Pumamarka irrigation

Pumamarka in Cuzco’s San Sebastián district is a typical Quechua-speaking Andean community of 127 families that depends principally on agriculture. It stands out from other rural areas, however, because it lies in the same basin as Saqsaywaman, one of Peru's major archæological sites, and the National Culture Institute, INC, has plans to declare the whole valley of historical importance. As Saqsaywaman itself sadly attests, however, archæological status does not confer guaranteed protection of Peru’s, and humanity’s, extraordinary cultural treasures. But it can help and AA has made its position on the issue clear.

The area is striking, also for its beauty and serenity although Pumamarka is only 20 minutes on a dirt road from a bustling and noisy city. And it is here that AA hopes eventually to undertake one of its most ambitious initiatives, the restoration of an abandoned colonial hacienda with Inca remains incorporating sustainable technology See proposal in Spanish.

The city of Cuzco is just out of sight, and sound, in the valley below

In the first of what we hope will be a series of projects in an area with considerable agricultural and (eco)touristic potential, AA is installing a new irrigation system which community leaders identified as Pumamarka's top priority. The community had wanted to raise water from the valley's stream using a series of electric pumps and reservoirs. AA initially backed the idea and we managed to obtain an undertaking from the local utility to assume 50% of the cost a new electricity line, poles and transformer if the Municipality would also contribute to the scheme. But, as so often, repeated contacts with the local authority were ignored.

The lack of response, however, proved fortuitous. On further study AA concluded that if existing springs at higher elevations were used efficiently with ground-level drip-feed or low-flow watering instead of aerial irrigation, a much more sustainable gravity-fed solution could meet all the community's needs without depending on outside energy.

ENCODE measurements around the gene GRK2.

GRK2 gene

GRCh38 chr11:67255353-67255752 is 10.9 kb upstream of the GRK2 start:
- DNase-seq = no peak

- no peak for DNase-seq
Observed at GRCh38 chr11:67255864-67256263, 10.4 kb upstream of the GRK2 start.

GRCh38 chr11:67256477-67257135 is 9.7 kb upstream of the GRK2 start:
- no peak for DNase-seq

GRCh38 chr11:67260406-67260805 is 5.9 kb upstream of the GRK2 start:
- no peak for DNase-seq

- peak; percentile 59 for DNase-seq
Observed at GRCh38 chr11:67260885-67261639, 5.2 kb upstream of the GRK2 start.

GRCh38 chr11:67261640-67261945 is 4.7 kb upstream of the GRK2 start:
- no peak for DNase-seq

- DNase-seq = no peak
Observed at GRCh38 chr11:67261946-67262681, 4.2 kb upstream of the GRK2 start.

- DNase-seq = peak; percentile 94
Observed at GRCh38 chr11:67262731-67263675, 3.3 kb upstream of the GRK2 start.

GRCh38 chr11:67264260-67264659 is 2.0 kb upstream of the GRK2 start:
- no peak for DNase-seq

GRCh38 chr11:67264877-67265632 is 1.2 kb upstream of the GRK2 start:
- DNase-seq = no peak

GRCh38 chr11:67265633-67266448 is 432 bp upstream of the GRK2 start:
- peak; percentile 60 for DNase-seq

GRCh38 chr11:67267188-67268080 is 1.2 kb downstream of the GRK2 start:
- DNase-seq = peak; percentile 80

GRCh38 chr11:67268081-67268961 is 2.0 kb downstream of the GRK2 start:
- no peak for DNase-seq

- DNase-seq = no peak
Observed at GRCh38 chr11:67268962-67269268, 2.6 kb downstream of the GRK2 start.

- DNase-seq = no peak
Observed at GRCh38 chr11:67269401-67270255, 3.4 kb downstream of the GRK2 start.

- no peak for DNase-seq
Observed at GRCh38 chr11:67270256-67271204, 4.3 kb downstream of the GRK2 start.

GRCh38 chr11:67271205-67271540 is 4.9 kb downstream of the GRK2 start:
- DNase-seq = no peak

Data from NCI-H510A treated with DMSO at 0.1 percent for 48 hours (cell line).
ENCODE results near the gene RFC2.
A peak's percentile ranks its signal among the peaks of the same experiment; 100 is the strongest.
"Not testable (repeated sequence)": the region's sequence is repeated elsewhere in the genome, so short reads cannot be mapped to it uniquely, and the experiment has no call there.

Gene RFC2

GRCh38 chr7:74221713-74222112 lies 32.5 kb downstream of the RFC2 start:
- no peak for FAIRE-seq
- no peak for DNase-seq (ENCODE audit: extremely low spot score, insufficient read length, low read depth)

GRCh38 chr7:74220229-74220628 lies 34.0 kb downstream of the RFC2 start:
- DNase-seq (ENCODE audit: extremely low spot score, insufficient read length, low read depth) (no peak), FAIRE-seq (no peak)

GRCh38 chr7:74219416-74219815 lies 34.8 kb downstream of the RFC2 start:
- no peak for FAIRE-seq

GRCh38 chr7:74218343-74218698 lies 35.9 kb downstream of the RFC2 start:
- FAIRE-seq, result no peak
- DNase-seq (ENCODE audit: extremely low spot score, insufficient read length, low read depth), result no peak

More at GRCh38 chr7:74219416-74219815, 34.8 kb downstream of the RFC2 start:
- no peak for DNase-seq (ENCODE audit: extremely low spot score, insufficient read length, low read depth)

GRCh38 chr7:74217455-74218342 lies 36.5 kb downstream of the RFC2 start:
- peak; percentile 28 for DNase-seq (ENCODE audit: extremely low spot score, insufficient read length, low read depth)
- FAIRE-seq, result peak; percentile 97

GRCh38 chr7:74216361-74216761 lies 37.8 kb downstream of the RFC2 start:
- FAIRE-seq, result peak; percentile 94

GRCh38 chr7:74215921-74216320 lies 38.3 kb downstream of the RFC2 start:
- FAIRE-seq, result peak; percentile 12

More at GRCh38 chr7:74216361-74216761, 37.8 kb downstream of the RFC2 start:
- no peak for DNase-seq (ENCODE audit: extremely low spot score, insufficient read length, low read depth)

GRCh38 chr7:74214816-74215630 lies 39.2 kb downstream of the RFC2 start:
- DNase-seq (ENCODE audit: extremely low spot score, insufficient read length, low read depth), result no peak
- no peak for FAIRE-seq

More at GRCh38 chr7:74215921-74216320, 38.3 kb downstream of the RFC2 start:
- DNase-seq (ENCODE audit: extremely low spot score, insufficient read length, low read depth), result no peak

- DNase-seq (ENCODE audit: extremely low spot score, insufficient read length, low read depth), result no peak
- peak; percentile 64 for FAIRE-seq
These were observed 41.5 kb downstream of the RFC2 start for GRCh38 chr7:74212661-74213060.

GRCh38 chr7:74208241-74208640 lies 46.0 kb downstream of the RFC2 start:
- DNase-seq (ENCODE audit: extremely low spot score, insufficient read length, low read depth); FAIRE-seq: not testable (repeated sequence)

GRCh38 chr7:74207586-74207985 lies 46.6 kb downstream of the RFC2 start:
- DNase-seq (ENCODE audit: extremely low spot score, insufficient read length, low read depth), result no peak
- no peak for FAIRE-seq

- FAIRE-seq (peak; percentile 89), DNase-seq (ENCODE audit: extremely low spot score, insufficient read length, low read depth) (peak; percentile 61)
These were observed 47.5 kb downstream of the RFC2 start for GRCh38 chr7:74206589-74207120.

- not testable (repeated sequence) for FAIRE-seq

Community meeting to discuss the new irrigation

Still, Pumamarka remained set on using pumps. But Peru's byzantine bureaucracy for once militated in AA's favour. Tapping river water requires approval from the Agriculture Ministry. Erecting poles for electric transmission necessitates a Culture Institute permit. Constructing the powerline would call for agreement between the utility and local government. Overcoming each one of these hurdles could require months. And even if ultimately successful, there were also concerns about the regular payment for the electricity. Many rural communities promise to pay but don't.

A segregated discussion of gravity-fed drip-feed and ‘tubito’ alternatives, samples on ground

So a gravity-fed drip-feed solution eventually prevailed. Still, this system presents several challenges. Because the apertures through which water is dispensed to individual crops are small and flow rates slow, the water must be very pure or filtered. Good filters are expensive and only work if they are kept clean. Moreover, drip feed hoses cost much more than standard Low Density Polyethylene (LDPE) or Polyvinyl Chloride (PVC) tubing and come in fixed outlet intervals such as every 50 or 100 cm. So we opted for a ‘tubito’ system AA has used in Portugal in which water is delivered through 6 mm tubelets with small taps at each end which compensate for differing distances and flow rates from the source pipe.* In September 2007 installation of Pumamarka's new irrigation system including a pressure regulator for lower elevations began.

Material being delivered to Pumamarka
Installation of ‘tubitos’

As of early November, 30 plots had been completed. 127 more remain. How quickly we can complete the task will depend on whether we obtain outside funding for the 25,700 dollar balance or must continue to use our own modest resources.

5 November 2007

* AA would be happy to describe the technique and its costs in greater detail to anyone interested.